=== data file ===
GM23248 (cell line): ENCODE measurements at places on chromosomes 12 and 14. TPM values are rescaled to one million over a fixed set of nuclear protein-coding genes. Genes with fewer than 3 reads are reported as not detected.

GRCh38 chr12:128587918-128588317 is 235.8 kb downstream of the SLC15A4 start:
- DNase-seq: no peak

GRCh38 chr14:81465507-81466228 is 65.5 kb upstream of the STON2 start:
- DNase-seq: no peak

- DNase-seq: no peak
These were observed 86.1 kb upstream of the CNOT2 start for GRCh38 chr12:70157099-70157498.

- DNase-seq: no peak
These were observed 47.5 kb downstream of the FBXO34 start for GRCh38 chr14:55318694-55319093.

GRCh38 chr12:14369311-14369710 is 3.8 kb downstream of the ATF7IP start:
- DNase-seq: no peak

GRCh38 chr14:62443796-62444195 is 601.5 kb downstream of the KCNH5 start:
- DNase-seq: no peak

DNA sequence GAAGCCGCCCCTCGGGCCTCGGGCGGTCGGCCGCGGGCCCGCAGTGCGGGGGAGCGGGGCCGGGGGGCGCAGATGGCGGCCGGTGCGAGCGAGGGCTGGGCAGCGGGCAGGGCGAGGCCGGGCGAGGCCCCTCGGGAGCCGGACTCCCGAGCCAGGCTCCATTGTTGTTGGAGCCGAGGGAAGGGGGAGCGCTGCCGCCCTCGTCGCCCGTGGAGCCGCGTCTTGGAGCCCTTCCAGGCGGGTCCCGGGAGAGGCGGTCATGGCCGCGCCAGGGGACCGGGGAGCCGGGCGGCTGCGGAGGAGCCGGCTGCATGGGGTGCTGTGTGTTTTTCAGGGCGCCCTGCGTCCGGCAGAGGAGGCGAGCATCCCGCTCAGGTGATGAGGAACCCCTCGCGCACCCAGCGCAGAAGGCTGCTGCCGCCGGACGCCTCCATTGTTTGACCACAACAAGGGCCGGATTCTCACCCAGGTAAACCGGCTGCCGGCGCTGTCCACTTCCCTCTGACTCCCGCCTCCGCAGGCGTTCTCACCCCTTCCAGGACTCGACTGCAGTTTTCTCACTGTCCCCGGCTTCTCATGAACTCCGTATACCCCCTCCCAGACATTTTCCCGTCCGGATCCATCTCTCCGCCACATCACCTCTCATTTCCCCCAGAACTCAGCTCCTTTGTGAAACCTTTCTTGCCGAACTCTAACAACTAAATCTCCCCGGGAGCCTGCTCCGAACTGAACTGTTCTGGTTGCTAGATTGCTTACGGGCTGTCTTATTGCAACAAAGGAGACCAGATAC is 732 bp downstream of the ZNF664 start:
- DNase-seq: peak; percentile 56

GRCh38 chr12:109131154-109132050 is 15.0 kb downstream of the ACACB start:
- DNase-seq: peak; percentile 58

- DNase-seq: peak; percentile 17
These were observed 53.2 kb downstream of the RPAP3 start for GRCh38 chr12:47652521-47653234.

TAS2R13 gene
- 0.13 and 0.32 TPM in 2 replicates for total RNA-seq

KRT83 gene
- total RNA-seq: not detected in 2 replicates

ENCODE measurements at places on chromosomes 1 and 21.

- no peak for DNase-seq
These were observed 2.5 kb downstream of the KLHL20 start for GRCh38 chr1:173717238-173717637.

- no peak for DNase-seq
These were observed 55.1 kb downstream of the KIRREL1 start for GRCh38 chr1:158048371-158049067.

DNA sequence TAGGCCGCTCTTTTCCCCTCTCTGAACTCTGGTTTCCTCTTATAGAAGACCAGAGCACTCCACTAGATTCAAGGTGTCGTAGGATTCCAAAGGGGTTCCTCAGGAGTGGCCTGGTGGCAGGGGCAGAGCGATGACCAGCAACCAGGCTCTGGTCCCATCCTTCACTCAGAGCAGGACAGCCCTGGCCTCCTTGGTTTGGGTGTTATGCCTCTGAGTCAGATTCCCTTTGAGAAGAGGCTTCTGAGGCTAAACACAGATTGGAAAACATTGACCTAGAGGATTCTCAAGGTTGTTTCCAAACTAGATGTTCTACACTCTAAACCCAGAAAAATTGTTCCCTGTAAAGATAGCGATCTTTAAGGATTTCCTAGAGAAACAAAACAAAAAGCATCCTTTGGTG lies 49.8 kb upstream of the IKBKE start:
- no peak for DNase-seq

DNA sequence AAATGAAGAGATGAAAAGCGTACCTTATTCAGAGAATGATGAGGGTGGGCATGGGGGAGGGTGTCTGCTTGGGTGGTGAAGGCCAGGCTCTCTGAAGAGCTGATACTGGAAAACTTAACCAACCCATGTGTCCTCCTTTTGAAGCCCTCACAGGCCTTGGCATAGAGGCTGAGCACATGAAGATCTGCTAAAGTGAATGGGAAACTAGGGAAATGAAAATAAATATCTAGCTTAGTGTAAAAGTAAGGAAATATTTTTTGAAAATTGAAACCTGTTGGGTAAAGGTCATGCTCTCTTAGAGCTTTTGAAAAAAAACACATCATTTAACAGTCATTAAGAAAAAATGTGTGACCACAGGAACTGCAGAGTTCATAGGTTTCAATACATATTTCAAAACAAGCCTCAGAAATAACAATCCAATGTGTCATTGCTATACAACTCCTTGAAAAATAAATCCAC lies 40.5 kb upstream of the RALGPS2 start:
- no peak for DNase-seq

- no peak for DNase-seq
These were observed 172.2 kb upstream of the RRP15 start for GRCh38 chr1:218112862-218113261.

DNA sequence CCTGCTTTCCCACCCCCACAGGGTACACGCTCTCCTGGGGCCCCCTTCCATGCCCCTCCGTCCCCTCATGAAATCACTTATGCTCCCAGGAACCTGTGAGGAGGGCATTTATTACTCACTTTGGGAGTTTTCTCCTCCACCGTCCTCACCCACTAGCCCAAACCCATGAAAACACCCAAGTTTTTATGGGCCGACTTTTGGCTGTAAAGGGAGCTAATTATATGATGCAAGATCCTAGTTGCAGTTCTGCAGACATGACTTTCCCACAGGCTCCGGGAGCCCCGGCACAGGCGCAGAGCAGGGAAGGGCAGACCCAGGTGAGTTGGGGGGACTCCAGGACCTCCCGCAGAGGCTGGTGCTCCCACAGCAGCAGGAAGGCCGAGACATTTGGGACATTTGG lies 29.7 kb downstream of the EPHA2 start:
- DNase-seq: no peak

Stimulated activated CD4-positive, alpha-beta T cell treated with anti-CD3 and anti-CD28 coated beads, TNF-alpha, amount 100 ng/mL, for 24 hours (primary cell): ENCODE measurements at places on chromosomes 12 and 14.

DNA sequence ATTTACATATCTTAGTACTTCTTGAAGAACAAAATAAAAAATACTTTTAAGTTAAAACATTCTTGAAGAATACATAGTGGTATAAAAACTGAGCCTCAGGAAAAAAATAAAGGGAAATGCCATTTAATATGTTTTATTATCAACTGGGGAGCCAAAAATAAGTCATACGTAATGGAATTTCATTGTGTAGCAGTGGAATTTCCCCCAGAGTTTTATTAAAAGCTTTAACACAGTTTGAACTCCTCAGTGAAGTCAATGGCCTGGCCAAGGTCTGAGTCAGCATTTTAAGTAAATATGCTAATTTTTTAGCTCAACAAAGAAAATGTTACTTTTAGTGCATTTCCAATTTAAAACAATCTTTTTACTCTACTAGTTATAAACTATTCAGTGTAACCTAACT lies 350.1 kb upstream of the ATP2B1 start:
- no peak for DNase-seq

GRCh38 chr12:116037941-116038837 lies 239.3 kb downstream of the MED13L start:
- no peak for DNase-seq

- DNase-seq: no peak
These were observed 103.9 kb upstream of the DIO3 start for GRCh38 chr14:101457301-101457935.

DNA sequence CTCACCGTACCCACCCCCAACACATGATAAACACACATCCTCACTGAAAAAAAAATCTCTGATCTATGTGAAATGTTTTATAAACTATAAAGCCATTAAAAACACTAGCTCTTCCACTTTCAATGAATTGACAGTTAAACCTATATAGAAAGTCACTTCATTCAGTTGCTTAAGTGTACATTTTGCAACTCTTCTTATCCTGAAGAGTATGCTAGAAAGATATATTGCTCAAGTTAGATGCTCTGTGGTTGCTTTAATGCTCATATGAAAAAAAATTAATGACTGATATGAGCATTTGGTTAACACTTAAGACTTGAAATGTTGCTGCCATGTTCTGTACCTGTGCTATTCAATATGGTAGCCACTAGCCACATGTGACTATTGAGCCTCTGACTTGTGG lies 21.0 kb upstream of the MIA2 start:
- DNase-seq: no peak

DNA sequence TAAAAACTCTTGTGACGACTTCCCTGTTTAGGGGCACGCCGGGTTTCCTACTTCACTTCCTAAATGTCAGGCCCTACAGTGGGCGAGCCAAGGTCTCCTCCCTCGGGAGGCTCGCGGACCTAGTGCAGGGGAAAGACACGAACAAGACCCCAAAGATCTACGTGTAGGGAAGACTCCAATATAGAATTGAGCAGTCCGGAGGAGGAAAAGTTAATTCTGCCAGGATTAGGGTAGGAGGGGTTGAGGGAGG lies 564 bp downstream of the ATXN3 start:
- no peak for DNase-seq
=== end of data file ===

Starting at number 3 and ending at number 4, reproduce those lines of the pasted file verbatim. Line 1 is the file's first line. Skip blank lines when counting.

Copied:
- DNase-seq: no peak

GRCh38 chr14:81465507-81466228 is 65.5 kb upstream of the STON2 start: